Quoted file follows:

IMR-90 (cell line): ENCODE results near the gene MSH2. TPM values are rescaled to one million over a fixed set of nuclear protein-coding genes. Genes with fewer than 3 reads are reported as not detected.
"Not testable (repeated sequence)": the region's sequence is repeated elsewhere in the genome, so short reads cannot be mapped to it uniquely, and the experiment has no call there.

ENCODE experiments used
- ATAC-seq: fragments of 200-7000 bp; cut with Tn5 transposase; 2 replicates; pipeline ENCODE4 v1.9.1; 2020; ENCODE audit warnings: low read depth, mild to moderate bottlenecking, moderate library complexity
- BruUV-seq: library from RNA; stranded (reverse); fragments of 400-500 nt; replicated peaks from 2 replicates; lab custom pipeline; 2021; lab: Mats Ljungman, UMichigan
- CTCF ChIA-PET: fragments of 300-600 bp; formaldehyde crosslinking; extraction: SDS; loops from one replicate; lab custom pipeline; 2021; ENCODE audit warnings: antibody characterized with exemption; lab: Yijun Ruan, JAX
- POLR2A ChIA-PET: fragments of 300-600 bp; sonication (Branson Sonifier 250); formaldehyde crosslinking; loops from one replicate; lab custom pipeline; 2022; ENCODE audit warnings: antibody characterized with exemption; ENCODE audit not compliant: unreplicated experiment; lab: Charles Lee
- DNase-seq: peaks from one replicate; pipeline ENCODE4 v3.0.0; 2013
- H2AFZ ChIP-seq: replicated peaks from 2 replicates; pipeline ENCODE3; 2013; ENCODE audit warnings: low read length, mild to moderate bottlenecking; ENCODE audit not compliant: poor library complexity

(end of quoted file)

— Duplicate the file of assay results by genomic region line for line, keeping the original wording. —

IMR-90 (cell line): ENCODE results near the gene MSH2. TPM values are rescaled to one million over a fixed set of nuclear protein-coding genes. Genes with fewer than 3 reads are reported as not detected.
"Not testable (repeated sequence)": the region's sequence is repeated elsewhere in the genome, so short reads cannot be mapped to it uniquely, and the experiment has no call there.

ENCODE experiments used
- ATAC-seq: fragments of 200-7000 bp; cut with Tn5 transposase; 2 replicates; pipeline ENCODE4 v1.9.1; 2020; ENCODE audit warnings: low read depth, mild to moderate bottlenecking, moderate library complexity
- BruUV-seq: library from RNA; stranded (reverse); fragments of 400-500 nt; replicated peaks from 2 replicates; lab custom pipeline; 2021; lab: Mats Ljungman, UMichigan
- CTCF ChIA-PET: fragments of 300-600 bp; formaldehyde crosslinking; extraction: SDS; loops from one replicate; lab custom pipeline; 2021; ENCODE audit warnings: antibody characterized with exemption; lab: Yijun Ruan, JAX
- POLR2A ChIA-PET: fragments of 300-600 bp; sonication (Branson Sonifier 250); formaldehyde crosslinking; loops from one replicate; lab custom pipeline; 2022; ENCODE audit warnings: antibody characterized with exemption; ENCODE audit not compliant: unreplicated experiment; lab: Charles Lee
- DNase-seq: peaks from one replicate; pipeline ENCODE4 v3.0.0; 2013
- H2AFZ ChIP-seq: replicated peaks from 2 replicates; pipeline ENCODE3; 2013; ENCODE audit warnings: low read length, mild to moderate bottlenecking; ENCODE audit not compliant: poor library complexity